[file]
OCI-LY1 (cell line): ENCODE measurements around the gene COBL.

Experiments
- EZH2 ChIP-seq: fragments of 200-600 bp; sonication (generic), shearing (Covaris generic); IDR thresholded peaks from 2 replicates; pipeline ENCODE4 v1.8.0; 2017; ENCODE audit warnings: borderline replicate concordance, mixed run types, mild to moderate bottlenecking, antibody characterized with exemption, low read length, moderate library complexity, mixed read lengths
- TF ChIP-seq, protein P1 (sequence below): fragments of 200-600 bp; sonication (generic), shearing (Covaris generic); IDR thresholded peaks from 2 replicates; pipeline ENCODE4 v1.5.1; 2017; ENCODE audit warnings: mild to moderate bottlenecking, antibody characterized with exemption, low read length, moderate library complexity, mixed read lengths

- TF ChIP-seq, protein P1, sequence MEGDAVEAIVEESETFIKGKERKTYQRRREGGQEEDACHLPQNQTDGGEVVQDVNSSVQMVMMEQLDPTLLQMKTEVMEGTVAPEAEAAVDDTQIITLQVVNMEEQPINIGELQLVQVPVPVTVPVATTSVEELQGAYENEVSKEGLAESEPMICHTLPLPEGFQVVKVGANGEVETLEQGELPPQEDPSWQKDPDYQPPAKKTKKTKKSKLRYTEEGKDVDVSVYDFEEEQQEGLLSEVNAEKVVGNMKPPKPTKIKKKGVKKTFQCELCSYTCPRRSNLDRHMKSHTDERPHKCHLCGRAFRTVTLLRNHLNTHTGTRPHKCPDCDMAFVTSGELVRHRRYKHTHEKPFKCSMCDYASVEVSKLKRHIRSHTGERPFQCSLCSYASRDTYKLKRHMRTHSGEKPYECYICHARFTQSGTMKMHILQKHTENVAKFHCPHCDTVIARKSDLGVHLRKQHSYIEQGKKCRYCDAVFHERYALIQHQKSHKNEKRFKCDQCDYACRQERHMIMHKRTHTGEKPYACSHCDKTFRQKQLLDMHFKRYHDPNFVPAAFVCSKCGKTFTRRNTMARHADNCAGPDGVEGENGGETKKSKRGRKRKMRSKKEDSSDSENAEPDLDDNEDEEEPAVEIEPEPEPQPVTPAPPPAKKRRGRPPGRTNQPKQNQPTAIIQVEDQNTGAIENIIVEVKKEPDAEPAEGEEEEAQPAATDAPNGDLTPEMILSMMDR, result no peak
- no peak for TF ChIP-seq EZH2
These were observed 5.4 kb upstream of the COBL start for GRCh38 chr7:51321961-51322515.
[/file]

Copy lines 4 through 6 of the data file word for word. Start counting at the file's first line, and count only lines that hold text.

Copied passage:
- TF ChIP-seq, protein P1 (sequence below): fragments of 200-600 bp; sonication (generic), shearing (Covaris generic); IDR thresholded peaks from 2 replicates; pipeline ENCODE4 v1.5.1; 2017; ENCODE audit warnings: mild to moderate bottlenecking, antibody characterized with exemption, low read length, moderate library complexity, mixed read lengths

- TF ChIP-seq, protein P1, sequence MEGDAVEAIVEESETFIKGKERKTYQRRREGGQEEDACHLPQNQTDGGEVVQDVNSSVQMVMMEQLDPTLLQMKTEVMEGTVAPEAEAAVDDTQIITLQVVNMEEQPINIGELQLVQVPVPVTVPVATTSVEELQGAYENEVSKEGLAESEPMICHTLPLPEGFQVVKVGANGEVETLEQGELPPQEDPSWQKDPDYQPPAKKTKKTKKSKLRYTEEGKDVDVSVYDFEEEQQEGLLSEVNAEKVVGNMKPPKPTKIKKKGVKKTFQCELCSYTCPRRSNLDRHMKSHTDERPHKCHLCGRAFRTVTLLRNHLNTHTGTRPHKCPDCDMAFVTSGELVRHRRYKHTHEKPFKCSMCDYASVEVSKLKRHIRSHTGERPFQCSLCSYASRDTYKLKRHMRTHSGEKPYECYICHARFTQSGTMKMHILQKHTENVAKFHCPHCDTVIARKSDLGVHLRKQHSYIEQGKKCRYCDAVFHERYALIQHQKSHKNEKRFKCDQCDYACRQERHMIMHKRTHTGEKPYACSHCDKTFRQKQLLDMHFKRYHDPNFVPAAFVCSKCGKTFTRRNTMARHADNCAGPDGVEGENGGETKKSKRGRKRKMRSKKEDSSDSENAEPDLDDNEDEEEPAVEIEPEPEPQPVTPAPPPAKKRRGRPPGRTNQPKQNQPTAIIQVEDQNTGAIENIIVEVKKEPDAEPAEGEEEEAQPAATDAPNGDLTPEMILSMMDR, result no peak
- no peak for TF ChIP-seq EZH2